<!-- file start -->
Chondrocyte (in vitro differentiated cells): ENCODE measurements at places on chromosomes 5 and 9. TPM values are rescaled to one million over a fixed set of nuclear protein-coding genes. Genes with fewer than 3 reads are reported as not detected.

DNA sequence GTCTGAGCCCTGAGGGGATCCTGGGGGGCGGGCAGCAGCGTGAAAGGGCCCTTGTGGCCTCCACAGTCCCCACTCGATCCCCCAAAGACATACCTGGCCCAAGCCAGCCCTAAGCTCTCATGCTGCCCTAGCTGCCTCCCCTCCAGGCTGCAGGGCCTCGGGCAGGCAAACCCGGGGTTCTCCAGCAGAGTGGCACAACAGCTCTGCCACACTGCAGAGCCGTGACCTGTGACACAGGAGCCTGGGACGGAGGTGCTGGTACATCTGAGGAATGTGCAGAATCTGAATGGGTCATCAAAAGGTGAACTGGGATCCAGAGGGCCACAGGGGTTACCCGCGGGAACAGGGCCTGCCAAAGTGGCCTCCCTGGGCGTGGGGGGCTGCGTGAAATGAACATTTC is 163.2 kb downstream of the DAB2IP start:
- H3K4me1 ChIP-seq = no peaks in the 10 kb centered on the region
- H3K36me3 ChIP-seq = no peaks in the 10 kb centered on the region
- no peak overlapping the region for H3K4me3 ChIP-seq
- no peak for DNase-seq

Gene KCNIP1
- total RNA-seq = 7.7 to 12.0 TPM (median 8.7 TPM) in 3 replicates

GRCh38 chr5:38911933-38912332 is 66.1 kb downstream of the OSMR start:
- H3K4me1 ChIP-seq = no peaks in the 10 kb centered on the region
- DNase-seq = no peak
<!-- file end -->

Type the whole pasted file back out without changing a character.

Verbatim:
Chondrocyte (in vitro differentiated cells): ENCODE measurements at places on chromosomes 5 and 9. TPM values are rescaled to one million over a fixed set of nuclear protein-coding genes. Genes with fewer than 3 reads are reported as not detected.

DNA sequence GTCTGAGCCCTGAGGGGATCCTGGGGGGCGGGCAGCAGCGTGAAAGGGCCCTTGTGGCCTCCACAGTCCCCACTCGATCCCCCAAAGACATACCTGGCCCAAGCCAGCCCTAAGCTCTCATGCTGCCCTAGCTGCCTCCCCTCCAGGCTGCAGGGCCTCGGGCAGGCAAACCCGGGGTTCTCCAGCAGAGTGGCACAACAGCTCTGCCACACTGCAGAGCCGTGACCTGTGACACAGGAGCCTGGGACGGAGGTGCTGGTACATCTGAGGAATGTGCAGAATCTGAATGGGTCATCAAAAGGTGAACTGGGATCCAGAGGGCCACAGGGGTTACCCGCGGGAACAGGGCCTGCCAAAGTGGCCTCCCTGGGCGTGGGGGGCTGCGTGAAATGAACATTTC is 163.2 kb downstream of the DAB2IP start:
- H3K4me1 ChIP-seq = no peaks in the 10 kb centered on the region
- H3K36me3 ChIP-seq = no peaks in the 10 kb centered on the region
- no peak overlapping the region for H3K4me3 ChIP-seq
- no peak for DNase-seq

Gene KCNIP1
- total RNA-seq = 7.7 to 12.0 TPM (median 8.7 TPM) in 3 replicates

GRCh38 chr5:38911933-38912332 is 66.1 kb downstream of the OSMR start:
- H3K4me1 ChIP-seq = no peaks in the 10 kb centered on the region
- DNase-seq = no peak